Seattle is an entirely different animal. As Barnwell pointed out, Seattle plays a Cover 3 zone defense, which makes them much less susceptible to losing receivers on the pick plays that Denver specializes in. They also have a group of extremely big and strong corners who will be able to match the strength and size of guys like Demaryius Thomas and Eric Decker without getting beat on deep routes. Really, the only way to truly pick apart Seattle’s secondary (when in the Cover 3 look) demands that the opposing offense have a QB with great arm strength and lots of zip on his passes. Uh oh. There are many great things one can say about Peyton Manning’s abilities as a quarterback, but arm strength and passes with zip are certainly not Manning’s specialty. Instead, Manning loves to loft extremely accurate passes to his wide-outs, understanding that opposing cornerbacks don’t possess the same strength as whomever he’s targeting. This won’t work tonight. As we saw on the final play of the NFC Championship game, Sherman and Co. are impossible to beat on deep fades that essentially become jump balls. Everything that Manning specializes in when throwing the football just happens to be what Seattle is built to stop.
Moreover, Manning’s ability to avoid sacks will be nullified once his usual quick reads are no longer open. Defensive end Michael Bennett has been a beast all season, and that shouldn’t change this week against an effective but banged up Denver offensive line that has to deal with multiple big defensive linemen.
Even Manning’s weaknesses don’t match up well with Seattle’s amazing defense. As Grantland’s Kirk Goldsberry pointed out, Manning is at his worst when throwing near the right sideline. This just happens to be where Richard Sherman plays, meaning that Peyton will probably avoid throwing in that direction for most of the night. Having to avoid the entire right sideline for the majority of a game will significantly affect the success of the rest of Denver’s passing attack. This very affect has been apparent over the entirety of the season, as opposing QB’s average a 63.4 passer rating against Seattle, a mark even worse than Geno Smith’s passer rating (according to Goldsberry) in his sad rookie campaign.
All that leaves is Knowshon Moreno. I like Moreno, and think he will be an effective weapon for Denver over the course of this contest (Moreno over 59.5 rushing yards is a solid bet) but he isn’t capable of taking over the entire game, and he’s certainly not capable of leading the Broncos to victory.
Seattle’s defense and Denver’s offense will not cancel each other out. Yes, they are both relatively equal in terms of talent level and past success, but the Seahawk defense is perfectly suited to take away what Peyton Manning has done so effectively all season. I predict less than twenty points for the Denver Broncos.
And then there was Russell …
We’ve already established that Seattle has the advantage when Denver has the ball. Now it’s time to establish why the Seahawks will continue to hold that advantage when they themselves possess the football. This is much easier to do. Denver’s defense at full strength would enjoy playing Seattle in a cold environment with the Lombardi Trophy on the line. Sadly, the Broncos are far from full strength. Even with cornerback Chris Harris, Denver ranked 21st in defensive DVOA against the pass, especially struggling against the receivers Harris wasn’t covering. Now, with Harris out, Denver will struggle to cover all types of WR’s unless their pass rush can be a major factor. It was last week, which was one of the main reasons New England only mustered 16 points with their season on the line. However, while Russell Wilson is no Tom Brady, he is the best in the game at escaping pressure and extending plays until they can be turned into positive gains. Maybe if Denver LB Von Miller was healthy, he could contain Wilson from escaping the pocket and using his legs to gain yardage (something Brady couldn’t do), but in their current state, the Broncos will fail to stop Wilson from using his strength to his team’s advantage. Throw in a finally rested Percy Harvin as the potential X-factor, and suddenly you have the makings of a dangerous passing attack.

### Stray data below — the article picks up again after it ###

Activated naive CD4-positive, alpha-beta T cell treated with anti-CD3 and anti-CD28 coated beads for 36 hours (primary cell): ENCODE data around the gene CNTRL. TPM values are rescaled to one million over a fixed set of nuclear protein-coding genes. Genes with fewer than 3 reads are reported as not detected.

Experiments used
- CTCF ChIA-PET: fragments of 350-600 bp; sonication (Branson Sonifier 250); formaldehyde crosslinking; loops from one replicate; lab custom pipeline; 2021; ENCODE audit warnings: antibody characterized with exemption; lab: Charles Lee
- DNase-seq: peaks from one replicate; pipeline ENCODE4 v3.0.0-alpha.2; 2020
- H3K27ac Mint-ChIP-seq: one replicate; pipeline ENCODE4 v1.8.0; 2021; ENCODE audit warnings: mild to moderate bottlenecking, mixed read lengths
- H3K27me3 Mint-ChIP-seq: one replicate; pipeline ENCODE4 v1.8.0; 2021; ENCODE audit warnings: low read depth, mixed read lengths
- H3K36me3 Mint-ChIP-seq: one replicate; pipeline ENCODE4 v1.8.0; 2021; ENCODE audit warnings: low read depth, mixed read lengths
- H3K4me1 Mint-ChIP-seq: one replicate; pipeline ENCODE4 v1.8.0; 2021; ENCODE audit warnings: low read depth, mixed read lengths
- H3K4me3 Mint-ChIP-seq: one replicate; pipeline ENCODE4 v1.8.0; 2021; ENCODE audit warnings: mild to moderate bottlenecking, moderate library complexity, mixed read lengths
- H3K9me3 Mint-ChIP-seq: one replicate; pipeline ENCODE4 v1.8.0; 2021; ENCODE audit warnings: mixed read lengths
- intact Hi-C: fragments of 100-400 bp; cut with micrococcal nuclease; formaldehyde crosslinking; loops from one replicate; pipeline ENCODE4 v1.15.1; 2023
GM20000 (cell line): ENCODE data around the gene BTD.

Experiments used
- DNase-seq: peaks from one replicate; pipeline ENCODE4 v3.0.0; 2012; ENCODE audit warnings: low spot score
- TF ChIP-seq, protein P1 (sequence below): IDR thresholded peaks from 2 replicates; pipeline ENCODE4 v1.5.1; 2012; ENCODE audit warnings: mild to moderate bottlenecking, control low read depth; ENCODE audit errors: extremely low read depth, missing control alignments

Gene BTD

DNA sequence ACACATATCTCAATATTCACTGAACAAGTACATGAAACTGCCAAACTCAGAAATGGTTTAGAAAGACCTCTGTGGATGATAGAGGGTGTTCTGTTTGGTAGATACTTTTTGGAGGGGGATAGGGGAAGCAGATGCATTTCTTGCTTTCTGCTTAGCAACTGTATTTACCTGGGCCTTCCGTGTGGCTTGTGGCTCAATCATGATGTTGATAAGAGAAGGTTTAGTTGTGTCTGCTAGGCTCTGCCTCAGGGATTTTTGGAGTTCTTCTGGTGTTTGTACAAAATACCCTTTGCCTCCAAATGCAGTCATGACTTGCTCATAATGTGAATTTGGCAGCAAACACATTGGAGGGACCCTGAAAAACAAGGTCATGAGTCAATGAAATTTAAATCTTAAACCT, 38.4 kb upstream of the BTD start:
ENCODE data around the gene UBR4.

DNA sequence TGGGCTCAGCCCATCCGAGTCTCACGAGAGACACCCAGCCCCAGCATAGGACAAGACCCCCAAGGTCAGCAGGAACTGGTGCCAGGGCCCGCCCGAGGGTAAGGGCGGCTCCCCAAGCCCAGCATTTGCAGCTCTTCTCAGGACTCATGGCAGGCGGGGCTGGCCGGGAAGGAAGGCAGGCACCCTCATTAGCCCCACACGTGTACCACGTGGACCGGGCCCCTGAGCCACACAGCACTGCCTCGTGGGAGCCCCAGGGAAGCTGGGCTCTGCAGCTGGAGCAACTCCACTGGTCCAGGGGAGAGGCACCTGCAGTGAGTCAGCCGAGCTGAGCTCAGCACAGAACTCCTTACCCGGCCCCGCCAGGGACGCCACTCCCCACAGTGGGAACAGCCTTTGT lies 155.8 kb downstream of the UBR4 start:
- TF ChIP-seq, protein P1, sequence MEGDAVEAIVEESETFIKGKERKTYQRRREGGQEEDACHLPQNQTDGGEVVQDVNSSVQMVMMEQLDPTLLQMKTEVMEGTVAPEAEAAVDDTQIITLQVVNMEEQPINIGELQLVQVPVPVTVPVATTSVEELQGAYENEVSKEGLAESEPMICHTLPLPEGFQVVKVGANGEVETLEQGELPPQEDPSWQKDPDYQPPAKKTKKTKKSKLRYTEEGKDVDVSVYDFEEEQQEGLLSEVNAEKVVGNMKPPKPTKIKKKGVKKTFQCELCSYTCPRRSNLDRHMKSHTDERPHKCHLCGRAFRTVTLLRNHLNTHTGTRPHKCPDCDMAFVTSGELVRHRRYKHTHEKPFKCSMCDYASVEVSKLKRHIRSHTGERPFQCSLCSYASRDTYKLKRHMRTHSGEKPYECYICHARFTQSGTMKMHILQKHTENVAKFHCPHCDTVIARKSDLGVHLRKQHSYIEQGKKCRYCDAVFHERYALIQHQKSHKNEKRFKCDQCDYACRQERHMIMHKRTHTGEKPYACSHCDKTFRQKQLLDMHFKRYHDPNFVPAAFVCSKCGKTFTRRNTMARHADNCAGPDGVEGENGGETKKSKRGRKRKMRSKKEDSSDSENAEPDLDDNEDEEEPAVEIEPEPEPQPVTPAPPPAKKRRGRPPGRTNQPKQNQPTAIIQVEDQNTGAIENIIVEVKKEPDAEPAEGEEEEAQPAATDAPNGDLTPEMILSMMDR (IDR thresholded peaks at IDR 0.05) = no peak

Denver’s run defense will do an okay job at containing BEAST MODE, but BEAST MODE can only be contained for so long before the entire city of Seattle is dancing in a sea of wondrous skittles. That is all I have to say about BEAST MODE.
I could go on for a lot longer, I promise. But I also promised that I would keep this as short as I possibly could, and I’m dangerously approaching 2,000 words. It’s time to make the prediction.
Seattle 28, Denver 13.
NFC West teams went 30-10 in non-divisional matchups this season, and I see no reason for this dominance to stop anytime soon. Peyton is the public darling, and for good reason; not just is he likeable, but he’s one of the greatest football players of all time. However, while his team may be just as good as Seattle, his strengths on offense don’t match up well with how Seattle plays defense. Neither do Denver’s defensive strengths match up well with how Seattle plays offense.
In the year of the horse, the bird will reign victorious.
Enjoy the game.